So following on from my piece on what classifies as a hypo (you can read it here) – and the addition of the word “waffy” to the worldwide vocabulary - I thought I’d develop the idea that the patient with diabetes and the medical professionals have different opinions on what is good and what is bad. Again I’ll be basing my thoughts on my slightly messed up thinking following 30-odd years of varying control levels and judgement. I could use medical research and qualified expert opinion but why should I start doing that now?
Before we start I’ve a simple question for the fellow Ds reading this. For the non-Ds don’t give up; hopefully the rest of this piece will give you a delve into the brain of one person with diabetes – as always your diabetes may vary, so this isn’t guidance or the opinion of everyone but it’s mine and the one thing writing down my random thoughts has proven is that others think the same as me. Maybe. Sometimes.
Anyway I promised you a simple question so here it is: What is better to be slightly low / waffy / hypo (4mmol/L or 73 mg/dl) or to be slightly high (10mmol/L or 180mg/dl)?
OK, you don’t have to tell anyone your answer but I’ll guide you through mine. I’ll preface this by saying that I have relatively good hypo awareness and no noticeable complications.
For me it’s going to be the low every time - apart from when driving, operating heavy machinery, unicycling across the grand canyon etc. For years the one judgement of ‘success’ of my 24/7 ‘management’ – lol there’s another lose term, was the score returned by a simple blood test that takes a mean average of my BGs for a long period. HbA1c measures your average BG for the previous eight to twelve weeks. That’s perfect you might think. Surely it’s the easiest way to look at what my ‘normal’ BG is. So for years when looking at the results Consultants (Endos) would look over their glasses at me and say “Hmm, that’s a little high, you need to bring that down”. Simple English you might think but the use of the word high when discussing HbA1c has had a huge influence on my opinion on whether it’s better to be serially-waffy or ‘high’. If I have to bring down my average then I need to get as low as I can reasonably be for a long as I can and also try to reduce the number of ketone-inducing hypers to lift the average to a more normal level.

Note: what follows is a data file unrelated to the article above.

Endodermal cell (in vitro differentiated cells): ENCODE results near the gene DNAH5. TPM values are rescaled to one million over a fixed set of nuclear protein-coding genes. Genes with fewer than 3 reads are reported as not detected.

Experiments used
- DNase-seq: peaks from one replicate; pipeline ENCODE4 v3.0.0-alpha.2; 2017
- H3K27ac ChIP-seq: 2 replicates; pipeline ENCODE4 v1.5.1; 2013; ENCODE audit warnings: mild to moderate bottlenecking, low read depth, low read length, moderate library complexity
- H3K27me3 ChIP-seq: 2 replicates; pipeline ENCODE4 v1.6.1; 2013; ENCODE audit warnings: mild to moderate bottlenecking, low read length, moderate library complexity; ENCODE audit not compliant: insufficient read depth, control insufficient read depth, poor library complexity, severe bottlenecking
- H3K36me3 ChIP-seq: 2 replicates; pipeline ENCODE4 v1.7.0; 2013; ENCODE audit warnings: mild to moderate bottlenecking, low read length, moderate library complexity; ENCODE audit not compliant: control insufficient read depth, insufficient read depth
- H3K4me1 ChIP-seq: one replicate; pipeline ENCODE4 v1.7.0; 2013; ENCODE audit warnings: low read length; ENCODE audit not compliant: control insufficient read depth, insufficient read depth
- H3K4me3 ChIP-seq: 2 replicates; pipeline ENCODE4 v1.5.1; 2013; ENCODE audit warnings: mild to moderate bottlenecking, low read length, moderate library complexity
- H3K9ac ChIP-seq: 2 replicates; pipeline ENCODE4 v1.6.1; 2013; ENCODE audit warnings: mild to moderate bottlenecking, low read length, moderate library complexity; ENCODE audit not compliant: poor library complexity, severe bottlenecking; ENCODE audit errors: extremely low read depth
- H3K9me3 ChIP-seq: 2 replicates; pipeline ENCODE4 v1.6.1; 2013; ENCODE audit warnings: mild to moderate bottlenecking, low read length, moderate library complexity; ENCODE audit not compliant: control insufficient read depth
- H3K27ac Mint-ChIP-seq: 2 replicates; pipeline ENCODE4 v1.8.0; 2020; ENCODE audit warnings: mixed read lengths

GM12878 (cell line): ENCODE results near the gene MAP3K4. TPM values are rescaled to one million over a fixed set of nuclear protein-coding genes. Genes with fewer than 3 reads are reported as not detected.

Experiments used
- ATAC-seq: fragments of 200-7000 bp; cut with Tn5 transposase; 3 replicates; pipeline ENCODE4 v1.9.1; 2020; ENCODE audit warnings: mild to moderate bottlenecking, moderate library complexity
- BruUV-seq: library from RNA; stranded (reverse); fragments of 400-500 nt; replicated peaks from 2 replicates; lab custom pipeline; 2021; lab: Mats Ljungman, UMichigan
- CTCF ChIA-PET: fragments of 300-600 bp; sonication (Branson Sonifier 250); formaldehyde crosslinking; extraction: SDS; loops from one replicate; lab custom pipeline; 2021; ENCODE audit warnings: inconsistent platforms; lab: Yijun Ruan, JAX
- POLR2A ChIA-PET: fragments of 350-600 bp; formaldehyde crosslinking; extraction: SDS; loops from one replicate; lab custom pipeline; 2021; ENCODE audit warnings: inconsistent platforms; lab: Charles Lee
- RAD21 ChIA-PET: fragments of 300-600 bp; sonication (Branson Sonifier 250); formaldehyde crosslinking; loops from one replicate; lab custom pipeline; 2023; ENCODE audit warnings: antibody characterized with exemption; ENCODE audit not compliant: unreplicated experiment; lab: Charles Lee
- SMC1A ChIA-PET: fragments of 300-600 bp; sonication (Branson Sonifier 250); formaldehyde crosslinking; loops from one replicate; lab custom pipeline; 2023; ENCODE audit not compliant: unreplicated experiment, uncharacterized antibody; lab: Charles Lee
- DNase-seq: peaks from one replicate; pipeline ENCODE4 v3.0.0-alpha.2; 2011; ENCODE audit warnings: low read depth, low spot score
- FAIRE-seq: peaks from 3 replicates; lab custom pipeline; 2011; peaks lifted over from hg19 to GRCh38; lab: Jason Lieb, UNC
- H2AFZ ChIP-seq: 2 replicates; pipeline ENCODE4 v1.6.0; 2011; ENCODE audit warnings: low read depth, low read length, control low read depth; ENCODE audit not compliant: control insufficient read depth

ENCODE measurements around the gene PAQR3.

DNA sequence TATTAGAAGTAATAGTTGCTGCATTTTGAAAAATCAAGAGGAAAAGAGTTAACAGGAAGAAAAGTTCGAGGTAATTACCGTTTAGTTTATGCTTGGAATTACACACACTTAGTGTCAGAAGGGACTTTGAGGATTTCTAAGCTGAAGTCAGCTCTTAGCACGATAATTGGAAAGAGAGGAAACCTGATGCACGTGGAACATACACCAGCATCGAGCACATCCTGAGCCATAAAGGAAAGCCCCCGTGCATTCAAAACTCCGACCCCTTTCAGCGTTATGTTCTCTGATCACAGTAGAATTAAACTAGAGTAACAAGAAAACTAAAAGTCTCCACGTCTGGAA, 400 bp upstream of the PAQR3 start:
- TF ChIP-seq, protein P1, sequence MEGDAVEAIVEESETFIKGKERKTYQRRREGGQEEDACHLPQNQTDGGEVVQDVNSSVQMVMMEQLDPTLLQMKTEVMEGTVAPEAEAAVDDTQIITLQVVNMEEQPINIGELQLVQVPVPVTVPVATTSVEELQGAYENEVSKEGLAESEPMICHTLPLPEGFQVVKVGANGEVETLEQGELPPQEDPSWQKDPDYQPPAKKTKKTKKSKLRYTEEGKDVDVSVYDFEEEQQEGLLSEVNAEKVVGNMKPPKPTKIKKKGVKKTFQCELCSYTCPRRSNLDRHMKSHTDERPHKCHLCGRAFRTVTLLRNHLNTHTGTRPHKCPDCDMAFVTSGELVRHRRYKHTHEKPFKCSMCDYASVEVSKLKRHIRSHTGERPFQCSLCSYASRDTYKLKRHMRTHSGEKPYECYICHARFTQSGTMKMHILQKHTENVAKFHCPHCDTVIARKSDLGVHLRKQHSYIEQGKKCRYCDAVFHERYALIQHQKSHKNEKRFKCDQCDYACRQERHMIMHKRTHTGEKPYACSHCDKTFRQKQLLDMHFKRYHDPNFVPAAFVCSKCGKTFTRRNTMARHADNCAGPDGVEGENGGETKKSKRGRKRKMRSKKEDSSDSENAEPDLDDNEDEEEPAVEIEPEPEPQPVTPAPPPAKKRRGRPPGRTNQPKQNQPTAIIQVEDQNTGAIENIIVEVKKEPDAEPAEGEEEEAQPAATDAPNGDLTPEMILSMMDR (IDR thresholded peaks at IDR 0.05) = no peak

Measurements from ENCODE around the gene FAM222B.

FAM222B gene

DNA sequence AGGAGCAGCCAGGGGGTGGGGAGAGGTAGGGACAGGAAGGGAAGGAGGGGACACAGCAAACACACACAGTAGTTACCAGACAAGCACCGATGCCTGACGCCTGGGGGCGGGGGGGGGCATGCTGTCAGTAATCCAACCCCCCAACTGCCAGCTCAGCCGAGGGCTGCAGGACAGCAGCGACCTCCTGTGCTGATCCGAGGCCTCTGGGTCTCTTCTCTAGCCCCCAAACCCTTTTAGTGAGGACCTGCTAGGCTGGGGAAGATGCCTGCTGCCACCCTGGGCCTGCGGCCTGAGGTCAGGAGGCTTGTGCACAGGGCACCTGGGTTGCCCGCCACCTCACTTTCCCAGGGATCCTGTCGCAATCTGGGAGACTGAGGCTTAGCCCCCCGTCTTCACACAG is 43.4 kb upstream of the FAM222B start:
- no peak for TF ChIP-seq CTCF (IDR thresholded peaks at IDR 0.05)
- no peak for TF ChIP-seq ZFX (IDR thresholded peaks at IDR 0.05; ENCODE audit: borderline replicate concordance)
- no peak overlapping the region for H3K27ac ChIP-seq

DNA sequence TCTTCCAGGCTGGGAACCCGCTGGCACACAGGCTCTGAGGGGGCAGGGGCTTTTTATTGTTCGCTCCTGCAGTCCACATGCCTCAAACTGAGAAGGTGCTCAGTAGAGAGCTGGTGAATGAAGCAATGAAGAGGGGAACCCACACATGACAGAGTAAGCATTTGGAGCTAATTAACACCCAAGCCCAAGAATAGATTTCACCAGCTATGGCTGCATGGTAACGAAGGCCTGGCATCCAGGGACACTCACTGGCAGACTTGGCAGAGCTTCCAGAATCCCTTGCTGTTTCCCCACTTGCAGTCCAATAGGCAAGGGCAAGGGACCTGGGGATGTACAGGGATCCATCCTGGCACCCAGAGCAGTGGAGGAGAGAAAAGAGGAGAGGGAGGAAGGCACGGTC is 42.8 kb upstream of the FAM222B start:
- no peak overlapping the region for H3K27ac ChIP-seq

[AS: Click on the title link above to read the full post on Dave's blog]
As if coming down the side of a mountain on two wheels wasn’t hard enough, thrill-seekers have come up with an even crazier sport – extreme mountain unicycling. Saying this sport is dangerous and difficult is probably a huge understatement.
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